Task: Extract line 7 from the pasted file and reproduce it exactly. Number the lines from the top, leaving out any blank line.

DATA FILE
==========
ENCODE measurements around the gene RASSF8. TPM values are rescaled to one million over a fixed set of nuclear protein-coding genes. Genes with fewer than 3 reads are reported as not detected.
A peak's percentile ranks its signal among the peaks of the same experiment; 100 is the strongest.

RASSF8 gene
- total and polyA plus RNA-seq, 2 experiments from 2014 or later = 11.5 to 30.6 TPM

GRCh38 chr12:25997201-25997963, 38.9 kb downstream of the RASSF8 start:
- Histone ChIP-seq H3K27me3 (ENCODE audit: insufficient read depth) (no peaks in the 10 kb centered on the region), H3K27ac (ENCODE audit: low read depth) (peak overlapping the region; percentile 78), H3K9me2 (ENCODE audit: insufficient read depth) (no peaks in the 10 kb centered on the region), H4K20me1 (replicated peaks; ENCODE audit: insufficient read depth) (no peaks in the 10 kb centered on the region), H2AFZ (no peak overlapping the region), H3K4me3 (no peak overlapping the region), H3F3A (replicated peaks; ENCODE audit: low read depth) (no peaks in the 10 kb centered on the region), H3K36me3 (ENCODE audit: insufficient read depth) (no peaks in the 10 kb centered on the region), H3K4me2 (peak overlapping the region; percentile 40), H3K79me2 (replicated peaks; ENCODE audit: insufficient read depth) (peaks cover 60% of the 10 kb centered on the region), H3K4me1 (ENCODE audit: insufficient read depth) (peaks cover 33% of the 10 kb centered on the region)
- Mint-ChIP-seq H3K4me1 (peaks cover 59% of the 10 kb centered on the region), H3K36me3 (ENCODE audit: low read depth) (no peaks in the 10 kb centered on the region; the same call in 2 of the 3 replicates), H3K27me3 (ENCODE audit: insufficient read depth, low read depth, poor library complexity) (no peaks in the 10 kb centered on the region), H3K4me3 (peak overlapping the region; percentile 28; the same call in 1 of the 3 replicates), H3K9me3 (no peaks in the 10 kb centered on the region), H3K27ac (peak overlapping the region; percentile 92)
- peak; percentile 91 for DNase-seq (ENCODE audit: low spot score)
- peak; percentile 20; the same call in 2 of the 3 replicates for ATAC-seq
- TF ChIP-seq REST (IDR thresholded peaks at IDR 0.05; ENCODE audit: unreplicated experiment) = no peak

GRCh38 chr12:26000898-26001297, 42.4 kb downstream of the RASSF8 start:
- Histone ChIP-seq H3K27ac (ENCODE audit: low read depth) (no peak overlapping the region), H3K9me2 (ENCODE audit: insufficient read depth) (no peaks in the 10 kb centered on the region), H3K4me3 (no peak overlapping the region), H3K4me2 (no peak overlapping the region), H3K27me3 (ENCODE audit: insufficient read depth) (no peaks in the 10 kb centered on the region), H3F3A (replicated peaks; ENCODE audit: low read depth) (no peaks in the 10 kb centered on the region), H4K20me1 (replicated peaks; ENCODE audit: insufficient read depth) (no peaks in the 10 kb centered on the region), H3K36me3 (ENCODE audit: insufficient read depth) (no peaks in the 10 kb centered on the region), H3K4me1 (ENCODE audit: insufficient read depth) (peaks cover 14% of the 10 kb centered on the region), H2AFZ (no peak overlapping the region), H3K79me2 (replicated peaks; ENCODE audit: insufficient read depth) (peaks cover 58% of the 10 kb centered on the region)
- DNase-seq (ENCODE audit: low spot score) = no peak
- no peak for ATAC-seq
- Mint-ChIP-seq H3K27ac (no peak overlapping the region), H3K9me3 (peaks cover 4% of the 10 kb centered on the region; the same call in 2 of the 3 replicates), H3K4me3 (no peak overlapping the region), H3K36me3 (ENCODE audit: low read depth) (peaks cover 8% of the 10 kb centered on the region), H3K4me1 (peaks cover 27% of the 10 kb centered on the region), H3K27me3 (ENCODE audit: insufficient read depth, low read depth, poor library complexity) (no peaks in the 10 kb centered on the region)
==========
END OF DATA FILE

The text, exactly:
- Mint-ChIP-seq H3K4me1 (peaks cover 59% of the 10 kb centered on the region), H3K36me3 (ENCODE audit: low read depth) (no peaks in the 10 kb centered on the region; the same call in 2 of the 3 replicates), H3K27me3 (ENCODE audit: insufficient read depth, low read depth, poor library complexity) (no peaks in the 10 kb centered on the region), H3K4me3 (peak overlapping the region; percentile 28; the same call in 1 of the 3 replicates), H3K9me3 (no peaks in the 10 kb centered on the region), H3K27ac (peak overlapping the region; percentile 92)